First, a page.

Advertising photographs are scheduled to be shot tomorrow at the violin shop where my younger son works part time. My son and his boss, a master violin maker, needed new woodworker aprons to look their best. True to form, my son decided to make aprons from scratch.
The first step was to make a pattern. That involved cutting out a series of trial patterns from a large roll of butcher paper and trying them out. I got to play the part of sewing dummy. My son would press a pattern against my chest and then ask rude questions like "Will the grommets for the tie straps fall above or below your hipbones?" (A man of my girth has only a vague idea where his hipbones are and resents having to poke around in the fat to locate them.) After a bit of trial and error he settled on a workable pattern.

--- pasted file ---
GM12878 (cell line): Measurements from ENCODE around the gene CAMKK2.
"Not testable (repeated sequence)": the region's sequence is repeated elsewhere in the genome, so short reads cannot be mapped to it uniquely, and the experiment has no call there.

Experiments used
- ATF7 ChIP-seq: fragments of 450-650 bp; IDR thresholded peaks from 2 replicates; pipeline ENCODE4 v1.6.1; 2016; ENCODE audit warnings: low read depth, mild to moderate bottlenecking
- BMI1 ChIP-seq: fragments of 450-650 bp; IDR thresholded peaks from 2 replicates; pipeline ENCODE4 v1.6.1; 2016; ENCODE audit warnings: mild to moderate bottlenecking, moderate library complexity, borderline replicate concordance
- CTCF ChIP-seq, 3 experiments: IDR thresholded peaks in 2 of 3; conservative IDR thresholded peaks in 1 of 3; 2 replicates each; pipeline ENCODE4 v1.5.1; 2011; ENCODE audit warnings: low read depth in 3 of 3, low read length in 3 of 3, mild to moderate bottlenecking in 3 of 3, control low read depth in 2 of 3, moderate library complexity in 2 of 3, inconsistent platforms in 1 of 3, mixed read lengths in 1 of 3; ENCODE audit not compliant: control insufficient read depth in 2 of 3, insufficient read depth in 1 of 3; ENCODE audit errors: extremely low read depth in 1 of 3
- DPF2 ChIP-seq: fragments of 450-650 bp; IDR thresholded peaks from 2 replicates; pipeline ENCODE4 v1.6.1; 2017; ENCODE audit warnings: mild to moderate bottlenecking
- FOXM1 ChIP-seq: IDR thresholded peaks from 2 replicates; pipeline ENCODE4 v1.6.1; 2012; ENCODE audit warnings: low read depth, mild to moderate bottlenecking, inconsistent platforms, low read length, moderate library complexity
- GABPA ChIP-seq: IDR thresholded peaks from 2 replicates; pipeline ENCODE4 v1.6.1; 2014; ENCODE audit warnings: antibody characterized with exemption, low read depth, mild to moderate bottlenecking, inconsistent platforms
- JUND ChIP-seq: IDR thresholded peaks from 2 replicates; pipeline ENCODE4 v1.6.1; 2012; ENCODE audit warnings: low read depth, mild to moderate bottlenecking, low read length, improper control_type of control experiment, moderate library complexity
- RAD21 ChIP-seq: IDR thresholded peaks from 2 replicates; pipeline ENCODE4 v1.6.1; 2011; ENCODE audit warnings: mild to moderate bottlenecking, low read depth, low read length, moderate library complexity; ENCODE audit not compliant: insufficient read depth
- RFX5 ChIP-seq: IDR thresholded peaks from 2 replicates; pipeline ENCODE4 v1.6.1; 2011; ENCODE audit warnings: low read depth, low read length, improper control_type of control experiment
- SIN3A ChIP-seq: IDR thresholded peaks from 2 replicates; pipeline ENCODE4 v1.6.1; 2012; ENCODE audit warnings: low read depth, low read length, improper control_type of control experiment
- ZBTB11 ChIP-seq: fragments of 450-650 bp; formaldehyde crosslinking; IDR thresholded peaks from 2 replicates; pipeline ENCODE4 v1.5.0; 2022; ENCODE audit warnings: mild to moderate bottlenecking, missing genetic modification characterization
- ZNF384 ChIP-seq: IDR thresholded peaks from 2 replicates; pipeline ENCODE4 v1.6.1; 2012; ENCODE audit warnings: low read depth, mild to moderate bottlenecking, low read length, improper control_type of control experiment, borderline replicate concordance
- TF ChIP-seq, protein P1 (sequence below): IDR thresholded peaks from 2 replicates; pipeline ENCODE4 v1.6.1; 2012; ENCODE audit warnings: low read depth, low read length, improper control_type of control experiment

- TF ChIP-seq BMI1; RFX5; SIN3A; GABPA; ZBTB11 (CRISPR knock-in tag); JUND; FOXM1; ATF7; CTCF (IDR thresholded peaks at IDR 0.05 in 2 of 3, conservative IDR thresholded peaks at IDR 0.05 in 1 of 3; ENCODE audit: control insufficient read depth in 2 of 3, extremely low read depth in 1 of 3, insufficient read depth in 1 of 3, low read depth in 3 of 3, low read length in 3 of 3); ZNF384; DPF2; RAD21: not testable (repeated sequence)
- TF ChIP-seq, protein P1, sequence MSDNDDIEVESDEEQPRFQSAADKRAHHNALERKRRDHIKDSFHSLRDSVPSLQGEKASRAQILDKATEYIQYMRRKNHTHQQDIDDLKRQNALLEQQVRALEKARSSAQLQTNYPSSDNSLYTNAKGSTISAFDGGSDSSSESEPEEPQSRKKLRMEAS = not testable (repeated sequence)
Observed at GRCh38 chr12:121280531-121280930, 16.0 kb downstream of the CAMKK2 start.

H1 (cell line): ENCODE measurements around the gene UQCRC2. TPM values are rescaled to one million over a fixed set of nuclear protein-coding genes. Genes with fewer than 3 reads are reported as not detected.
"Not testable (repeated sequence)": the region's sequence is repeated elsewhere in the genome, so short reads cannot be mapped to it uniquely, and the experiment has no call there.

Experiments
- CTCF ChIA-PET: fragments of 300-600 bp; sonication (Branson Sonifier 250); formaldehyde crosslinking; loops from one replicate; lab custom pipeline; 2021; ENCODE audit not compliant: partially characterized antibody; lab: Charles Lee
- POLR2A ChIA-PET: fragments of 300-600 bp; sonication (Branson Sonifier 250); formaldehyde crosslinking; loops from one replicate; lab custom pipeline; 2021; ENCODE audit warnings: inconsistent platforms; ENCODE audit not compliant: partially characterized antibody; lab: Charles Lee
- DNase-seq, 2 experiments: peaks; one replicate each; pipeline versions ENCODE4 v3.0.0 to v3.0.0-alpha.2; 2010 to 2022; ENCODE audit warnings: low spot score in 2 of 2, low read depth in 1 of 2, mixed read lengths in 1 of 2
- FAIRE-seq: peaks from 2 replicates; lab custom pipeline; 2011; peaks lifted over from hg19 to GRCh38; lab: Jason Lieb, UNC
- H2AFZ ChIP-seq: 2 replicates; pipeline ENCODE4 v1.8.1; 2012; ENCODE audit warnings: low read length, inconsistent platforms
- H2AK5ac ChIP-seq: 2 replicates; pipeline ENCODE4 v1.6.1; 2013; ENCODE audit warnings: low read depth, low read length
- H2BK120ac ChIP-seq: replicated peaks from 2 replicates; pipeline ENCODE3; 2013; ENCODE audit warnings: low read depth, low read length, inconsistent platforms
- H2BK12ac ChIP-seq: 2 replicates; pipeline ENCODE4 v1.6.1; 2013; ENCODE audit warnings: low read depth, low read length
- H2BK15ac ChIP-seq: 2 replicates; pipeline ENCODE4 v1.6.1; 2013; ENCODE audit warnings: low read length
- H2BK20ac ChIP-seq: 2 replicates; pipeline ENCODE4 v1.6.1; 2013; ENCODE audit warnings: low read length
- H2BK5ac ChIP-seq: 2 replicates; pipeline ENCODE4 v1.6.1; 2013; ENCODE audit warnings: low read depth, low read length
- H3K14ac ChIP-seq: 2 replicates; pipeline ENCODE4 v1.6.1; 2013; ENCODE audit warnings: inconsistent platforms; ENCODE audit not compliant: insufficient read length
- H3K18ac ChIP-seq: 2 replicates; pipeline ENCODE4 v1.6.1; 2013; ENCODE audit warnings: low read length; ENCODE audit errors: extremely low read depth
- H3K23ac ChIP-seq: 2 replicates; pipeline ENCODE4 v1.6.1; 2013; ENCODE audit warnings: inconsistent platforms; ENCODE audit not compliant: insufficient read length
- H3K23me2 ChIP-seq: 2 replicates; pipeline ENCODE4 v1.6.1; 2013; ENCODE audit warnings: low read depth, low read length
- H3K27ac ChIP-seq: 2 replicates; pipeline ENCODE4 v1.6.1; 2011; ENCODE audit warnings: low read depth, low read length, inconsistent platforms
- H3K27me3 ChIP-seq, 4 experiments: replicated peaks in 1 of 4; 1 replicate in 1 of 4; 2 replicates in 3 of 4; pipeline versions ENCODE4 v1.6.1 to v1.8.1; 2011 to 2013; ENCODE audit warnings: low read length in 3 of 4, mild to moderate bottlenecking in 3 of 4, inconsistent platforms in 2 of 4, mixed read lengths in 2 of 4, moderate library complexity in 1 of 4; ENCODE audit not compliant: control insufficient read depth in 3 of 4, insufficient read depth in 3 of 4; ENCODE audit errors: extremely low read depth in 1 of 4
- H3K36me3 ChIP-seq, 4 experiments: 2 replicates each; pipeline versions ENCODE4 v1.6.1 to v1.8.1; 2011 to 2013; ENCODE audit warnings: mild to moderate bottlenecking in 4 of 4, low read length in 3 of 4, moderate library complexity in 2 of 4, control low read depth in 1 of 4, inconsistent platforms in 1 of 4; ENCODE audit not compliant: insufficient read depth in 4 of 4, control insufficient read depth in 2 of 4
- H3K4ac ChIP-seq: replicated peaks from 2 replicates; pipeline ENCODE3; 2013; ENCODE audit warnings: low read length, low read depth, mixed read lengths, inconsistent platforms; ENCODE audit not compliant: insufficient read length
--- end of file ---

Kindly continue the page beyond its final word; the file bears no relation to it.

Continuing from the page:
My son's apron design called for a leather section on top and navy blue canvas section below. A thin line of light blue canvas, added for stylistic flair, would separate the two sections.
My son sliced the apron top out of a large piece of leather that must have originally covered most of a cow.
Then he cut out the canvas parts. After some careful sewing, the assembled apron was put on the living room floor to relax.
My son took the apron to a friend who knows grommet installation (a grommetier?). With the addition of a grommet on each side, the apron was almost done. That scrap piece of leather with a grommet was for practice.
To complete the apron, my son sewed leather tie straps to the top. The straps go over the shoulders, cross in back, go through the grommets, and get tied at the small of the back.
The apron is ready. Bring on the advertising photographers!